Updating Philadelphia’s property tax abatement program will be a major focus when the city council reconvenes this fall. The abatement allows owners to avoid property taxes for 10 years on new construction or the value of renovation. Several abatement reform bills have been proposed, but none have received so much as a hearing before the council.
The abatement program was established in the late 1990s to serve as a stimulant to development. The conversation about the abatement began to change last year during debates over affordable housing. Critics began asking why the city is giving away such a lucrative tax incentive for so little in return.
Many options are up for consideration, including:
Totally eliminating the subsidy
Reducing it to an eight-and-a-half-year abatement, rather than 10 years
Eliminating the abatement on 55% of every tax dollar that goes to the school district
Capping the eligibility for the subsidy to exclude higher-end projects
Phasing the abatement out by reducing the exemption 10% each year
Limiting the abatement geographically to exclude rapidly growing areas
A city-commissioned study conducted by Jones Lang LaSalle points out that the abatement remains a significant tool in helping Philadelphia stay competitive with other cities in the Northeast.
For example, the abatement can reduce build costs on new construction by 12% -14% on a present-value basis. This translates into a 1.4% - 1.6% increase in potential yield in the ratio of a project’s costs to its income.
The study says different reform scenarios and their relative fiscal impacts can be summarized by the following:
Eliminate or shorten the abatement
Pro – Could raise short term tax revenue, shake out projects with questionable business cases, and avoid funding projects that would be developed without the abatement benefit.
Con – Highest risks are losing some portion of future development volume and recently-acquired sources of liquidity, limiting developer appetite to take on projects in riskier areas of the city, as well as losing tax revenue from reduced development volume in the intermediate and long term.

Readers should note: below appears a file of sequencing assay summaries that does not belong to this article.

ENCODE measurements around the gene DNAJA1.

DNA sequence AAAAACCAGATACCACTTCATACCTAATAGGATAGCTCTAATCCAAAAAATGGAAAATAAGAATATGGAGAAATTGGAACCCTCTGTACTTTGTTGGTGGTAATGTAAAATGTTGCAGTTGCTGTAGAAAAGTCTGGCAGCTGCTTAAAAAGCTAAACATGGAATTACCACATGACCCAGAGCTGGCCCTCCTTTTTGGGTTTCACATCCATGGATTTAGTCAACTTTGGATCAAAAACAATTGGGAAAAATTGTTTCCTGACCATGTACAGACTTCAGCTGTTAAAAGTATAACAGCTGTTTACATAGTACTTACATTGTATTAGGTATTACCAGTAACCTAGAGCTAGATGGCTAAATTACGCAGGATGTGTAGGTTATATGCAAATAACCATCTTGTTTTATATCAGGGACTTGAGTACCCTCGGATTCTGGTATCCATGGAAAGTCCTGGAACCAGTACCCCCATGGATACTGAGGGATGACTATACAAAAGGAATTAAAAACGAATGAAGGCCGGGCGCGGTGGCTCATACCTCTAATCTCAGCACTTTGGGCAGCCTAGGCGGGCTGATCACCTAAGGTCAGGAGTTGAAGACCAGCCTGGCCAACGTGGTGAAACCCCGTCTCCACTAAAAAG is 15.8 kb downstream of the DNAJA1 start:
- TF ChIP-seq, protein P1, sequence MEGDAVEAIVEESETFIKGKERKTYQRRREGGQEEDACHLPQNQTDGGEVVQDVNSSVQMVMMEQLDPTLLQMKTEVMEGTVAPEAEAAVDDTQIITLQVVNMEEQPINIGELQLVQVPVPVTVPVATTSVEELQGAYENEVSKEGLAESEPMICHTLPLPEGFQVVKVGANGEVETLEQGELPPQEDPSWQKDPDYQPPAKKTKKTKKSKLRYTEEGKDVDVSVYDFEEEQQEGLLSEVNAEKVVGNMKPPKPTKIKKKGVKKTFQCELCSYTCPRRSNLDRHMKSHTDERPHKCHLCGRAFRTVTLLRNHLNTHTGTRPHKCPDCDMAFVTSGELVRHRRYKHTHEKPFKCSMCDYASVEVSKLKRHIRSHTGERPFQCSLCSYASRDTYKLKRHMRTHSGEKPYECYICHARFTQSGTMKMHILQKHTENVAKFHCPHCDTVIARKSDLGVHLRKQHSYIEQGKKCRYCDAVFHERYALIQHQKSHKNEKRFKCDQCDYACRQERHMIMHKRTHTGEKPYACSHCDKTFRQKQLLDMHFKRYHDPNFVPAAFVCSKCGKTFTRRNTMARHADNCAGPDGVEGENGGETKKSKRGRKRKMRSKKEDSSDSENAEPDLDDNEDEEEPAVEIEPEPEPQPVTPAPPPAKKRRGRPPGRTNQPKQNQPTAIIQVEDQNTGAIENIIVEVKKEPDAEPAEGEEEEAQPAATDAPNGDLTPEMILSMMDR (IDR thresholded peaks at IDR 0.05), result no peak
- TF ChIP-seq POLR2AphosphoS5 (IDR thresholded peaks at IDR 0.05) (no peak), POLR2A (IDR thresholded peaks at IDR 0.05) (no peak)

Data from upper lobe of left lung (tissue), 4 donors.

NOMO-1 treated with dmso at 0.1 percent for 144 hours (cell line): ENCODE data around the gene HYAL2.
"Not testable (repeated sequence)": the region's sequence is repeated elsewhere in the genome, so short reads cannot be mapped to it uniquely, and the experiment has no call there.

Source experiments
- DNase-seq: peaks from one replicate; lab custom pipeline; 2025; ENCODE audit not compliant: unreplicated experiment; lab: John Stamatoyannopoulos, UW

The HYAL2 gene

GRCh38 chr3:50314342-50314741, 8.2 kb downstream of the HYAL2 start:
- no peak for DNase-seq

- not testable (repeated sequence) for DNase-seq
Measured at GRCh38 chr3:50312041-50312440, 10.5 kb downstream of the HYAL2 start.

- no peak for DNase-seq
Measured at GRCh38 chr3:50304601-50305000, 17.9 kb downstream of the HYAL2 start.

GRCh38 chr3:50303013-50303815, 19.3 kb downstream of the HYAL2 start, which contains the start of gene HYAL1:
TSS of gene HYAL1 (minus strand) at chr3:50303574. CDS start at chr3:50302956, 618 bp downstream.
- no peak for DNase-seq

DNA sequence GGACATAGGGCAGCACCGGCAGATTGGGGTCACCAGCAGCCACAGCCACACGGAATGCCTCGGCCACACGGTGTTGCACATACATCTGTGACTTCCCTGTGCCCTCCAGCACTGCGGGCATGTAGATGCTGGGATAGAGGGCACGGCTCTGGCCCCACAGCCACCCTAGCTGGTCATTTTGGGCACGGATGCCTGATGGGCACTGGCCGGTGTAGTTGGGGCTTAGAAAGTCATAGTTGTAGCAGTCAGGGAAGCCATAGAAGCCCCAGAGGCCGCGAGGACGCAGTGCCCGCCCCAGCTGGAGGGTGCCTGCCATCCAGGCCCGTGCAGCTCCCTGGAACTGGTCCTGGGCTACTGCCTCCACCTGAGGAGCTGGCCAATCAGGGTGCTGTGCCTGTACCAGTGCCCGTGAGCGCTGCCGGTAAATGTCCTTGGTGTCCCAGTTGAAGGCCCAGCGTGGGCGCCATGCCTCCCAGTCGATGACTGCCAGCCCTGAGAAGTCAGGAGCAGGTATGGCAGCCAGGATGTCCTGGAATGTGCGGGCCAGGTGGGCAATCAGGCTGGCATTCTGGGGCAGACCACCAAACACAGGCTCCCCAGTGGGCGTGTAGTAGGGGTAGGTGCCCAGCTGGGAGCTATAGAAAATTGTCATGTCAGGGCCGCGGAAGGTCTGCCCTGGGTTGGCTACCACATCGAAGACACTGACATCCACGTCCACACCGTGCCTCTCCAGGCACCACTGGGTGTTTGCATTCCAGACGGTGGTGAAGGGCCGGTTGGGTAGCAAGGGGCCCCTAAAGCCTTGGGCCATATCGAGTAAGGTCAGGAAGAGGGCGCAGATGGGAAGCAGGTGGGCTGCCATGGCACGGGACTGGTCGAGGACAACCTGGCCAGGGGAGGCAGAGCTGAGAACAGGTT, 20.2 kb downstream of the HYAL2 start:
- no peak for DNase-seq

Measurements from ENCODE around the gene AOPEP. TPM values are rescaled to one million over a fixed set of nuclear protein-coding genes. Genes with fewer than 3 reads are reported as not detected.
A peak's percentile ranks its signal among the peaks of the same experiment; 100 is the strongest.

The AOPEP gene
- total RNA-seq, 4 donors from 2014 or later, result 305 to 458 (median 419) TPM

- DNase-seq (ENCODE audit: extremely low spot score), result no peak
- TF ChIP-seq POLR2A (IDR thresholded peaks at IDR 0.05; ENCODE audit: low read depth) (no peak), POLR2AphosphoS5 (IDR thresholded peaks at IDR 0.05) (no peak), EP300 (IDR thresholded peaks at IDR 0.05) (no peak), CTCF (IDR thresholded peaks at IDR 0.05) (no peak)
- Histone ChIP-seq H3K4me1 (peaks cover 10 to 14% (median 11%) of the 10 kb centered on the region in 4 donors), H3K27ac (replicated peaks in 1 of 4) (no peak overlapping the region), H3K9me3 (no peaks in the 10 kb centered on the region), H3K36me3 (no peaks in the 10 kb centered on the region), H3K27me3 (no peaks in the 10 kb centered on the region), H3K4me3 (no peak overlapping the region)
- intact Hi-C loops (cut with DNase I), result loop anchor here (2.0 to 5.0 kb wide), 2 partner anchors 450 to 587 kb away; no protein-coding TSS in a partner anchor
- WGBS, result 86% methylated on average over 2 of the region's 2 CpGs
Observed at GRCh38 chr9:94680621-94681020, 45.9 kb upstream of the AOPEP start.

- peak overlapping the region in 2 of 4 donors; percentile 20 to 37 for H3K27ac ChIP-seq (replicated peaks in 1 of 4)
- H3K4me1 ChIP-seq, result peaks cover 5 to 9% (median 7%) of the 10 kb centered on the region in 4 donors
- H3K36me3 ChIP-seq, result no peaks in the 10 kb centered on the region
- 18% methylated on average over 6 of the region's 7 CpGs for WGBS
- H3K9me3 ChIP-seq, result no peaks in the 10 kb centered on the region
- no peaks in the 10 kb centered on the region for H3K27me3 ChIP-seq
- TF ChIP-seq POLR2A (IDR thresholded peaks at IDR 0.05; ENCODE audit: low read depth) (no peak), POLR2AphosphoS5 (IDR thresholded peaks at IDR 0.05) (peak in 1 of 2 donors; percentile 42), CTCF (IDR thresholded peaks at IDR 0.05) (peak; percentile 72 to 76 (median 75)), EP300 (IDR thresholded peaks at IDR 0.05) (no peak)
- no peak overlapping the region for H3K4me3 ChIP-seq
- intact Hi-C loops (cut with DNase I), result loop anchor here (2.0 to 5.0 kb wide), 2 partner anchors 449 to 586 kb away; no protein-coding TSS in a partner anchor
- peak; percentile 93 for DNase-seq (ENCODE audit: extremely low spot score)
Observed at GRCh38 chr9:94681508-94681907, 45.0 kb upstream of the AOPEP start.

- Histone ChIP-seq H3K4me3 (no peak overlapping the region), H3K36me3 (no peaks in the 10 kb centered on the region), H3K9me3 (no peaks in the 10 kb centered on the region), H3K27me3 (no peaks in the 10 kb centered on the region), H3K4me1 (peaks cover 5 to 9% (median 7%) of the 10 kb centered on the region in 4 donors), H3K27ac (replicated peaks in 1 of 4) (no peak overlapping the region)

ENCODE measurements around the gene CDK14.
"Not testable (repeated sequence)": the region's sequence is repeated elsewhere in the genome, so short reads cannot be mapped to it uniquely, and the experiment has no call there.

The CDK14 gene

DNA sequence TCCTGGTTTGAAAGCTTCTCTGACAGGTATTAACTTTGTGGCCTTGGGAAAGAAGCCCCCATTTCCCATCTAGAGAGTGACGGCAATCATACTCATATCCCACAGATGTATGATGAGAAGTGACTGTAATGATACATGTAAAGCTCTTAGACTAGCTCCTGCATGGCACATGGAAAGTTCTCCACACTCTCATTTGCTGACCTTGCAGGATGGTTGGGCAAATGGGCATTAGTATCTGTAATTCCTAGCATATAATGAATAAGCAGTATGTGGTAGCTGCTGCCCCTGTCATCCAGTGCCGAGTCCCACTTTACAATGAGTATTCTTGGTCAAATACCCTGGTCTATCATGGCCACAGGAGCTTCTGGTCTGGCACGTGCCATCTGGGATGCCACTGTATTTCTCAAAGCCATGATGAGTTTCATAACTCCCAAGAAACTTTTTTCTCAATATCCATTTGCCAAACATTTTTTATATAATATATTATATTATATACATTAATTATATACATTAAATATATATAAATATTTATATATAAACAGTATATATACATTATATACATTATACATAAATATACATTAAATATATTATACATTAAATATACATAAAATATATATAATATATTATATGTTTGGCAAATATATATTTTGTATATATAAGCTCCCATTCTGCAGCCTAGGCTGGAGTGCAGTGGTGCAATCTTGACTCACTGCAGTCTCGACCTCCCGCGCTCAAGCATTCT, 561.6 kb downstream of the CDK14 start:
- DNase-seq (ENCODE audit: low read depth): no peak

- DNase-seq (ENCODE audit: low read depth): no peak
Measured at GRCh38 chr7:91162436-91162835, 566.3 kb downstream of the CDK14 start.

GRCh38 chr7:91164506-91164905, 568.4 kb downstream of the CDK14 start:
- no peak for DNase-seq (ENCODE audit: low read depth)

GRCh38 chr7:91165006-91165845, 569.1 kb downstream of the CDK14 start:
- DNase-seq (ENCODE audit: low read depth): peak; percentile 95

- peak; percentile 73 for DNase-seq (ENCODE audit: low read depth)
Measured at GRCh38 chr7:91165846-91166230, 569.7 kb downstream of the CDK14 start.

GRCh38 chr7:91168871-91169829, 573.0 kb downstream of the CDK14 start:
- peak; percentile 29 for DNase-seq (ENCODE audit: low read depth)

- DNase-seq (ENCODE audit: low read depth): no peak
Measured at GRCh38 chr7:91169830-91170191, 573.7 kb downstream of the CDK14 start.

Phase out the abatement over time
Pro – Could have lower risk of development loss as the cost of incentive reductions could be offset by future improvements in rents, interest rates, income demographics, etc.
Con – Less short-term capital increase to the city. Would also have to be calibrated precisely so that financial underwriters don’t perceive the adjustment as a simple elimination and remove the incentive as a capital source to fund against.
Cap the abatement benefit
Pro – Could increase short-term tax revenue and help target the abatement towards projects with the highest likely need, while allowing developers and homeowners to adjust capital decisions to maximize the abatement’s value, thus limiting risk of development volume loss.
Con – Could be administratively difficult and costly for the city, while reducing Philadelphia’s ability to attract higher end office-using employees and, indirectly, the business that need to attract and retain them.
Geographic modifications to the abatement
Pro – Offers city decision makers the potential for an objective and precise method of targeting incentive dollars to areas of most need, then reallocate funds elsewhere as conditions change.
Con – If not properly managed, may spur rapidly accelerated prices in targeted areas. Less predictable, more complicated for developers and homeowners. May discourage investment by some property owners in some neighborhoods that are eligible today.
The full report on the Economic Impact Analysis of Proposed 10 Year Tax Abatement Adjustments published last year is available at this link.